Product Purchase Recommendation Evaluation Criteria

1) Introduction: Does the paper have an accurate title? Does it have an introduction which addresses the needs of a clearly defined readership, and clearly forecasts the main points the paper is going to make and the reasoning supporting them?

2) Body of Argument: Does the paper clearly argue a thesis that unifies its structure? Do paragraphs occur in a logical order that is clearly explained in paragraph transition? Is the evidence appropriate and sufficient? Are sources carefully handled with care for their authority and reliability?  Does the conclusion do more than merely summarize the argument?

3) Mechanics and Scholarly Style: Are sentences and paragraphs coherent and complete? Is usage accurate? Does the paper correctly follow MLA documentation style for in-text source citations? Is the reader certain where information is coming from and is it paraphrased rather than directly quoted except when quotes are essential? Is the Works Cited section properly formatted?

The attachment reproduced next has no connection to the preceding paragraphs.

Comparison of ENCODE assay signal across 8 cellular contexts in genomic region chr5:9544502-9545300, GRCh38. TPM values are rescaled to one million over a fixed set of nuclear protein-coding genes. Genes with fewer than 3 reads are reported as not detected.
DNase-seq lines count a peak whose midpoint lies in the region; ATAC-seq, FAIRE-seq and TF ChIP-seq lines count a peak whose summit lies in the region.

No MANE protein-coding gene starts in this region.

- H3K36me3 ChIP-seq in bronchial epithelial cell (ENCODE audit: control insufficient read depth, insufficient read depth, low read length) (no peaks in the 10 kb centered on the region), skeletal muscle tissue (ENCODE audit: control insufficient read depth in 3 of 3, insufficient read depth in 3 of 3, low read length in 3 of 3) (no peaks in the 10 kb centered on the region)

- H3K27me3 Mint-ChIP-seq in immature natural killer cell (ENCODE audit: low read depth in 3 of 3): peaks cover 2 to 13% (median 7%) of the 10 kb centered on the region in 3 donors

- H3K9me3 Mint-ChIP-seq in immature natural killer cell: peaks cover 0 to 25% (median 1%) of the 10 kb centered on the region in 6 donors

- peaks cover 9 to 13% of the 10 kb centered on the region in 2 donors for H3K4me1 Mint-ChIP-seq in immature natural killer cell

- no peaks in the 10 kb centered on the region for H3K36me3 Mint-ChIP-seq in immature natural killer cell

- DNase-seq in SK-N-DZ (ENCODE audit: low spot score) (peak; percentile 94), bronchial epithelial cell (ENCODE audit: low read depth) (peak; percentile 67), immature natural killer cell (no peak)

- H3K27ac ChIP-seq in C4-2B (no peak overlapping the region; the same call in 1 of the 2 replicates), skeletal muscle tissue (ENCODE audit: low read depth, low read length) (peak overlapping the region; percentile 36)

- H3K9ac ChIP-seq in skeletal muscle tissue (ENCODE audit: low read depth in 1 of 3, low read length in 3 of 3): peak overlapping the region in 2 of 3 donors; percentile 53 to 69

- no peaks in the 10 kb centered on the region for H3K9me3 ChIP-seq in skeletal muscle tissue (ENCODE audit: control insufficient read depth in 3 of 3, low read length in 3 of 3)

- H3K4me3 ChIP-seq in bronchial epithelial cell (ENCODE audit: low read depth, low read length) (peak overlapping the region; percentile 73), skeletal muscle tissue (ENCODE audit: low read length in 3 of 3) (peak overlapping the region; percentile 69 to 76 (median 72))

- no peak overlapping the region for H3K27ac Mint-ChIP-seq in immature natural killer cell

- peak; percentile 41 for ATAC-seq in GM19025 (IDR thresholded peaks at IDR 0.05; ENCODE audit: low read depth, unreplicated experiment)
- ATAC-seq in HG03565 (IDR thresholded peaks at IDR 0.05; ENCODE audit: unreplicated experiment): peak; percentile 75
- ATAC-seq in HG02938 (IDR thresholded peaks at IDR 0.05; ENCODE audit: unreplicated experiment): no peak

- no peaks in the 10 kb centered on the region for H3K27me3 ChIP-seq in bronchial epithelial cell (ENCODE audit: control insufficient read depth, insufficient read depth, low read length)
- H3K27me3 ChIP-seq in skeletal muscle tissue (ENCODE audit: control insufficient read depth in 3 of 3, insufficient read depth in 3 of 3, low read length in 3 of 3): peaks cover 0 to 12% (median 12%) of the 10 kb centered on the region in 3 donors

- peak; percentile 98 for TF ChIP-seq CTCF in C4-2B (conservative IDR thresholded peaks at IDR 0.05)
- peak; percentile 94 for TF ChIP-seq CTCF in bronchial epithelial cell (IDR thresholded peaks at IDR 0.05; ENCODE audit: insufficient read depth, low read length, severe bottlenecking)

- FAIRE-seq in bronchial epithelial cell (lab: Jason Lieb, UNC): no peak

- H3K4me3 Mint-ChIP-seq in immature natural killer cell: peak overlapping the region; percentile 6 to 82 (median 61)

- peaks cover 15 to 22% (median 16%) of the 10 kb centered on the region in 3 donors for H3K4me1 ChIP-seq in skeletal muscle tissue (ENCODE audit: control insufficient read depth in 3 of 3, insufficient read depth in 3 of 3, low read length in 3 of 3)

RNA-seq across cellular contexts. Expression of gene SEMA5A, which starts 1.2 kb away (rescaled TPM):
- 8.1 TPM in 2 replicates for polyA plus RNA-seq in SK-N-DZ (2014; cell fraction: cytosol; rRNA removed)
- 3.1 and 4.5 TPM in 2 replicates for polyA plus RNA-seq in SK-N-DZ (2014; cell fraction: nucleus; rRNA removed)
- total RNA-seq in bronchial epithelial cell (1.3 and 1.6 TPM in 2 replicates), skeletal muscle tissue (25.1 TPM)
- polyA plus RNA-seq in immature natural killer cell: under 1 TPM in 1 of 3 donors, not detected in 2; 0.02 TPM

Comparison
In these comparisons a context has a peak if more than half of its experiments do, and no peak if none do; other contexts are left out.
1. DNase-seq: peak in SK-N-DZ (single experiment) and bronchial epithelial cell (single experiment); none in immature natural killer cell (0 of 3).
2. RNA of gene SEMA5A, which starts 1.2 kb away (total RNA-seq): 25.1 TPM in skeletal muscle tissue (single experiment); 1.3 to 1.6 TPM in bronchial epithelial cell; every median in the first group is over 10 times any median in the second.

If you compare these criteria with those used to evaluate the next two papers, you will notice that some criteria appear in different orders, and other criteria are added to the ones you see here.  The "PPR" assignment is a "bridge" paper designed to let writers demonstrate what they learned in last semester's composition instruction, and to establish some basic rules for integrating research into the lives and products of English 105 students.  The next two assignments ask for significantly more advanced analytical skills on more abstract topics (i.e., elements of short stories or films rather than micro-wave ovens or portable music players).  The next two assignments also begin to require that most or all secondary sources must be scholarly, peer-reviewed sources.  Understanding the reasons for these two changes will require "information literacy" skills and changed attitudes toward written authority that may take some students months to learn, but they are essential to successful work in upper division courses.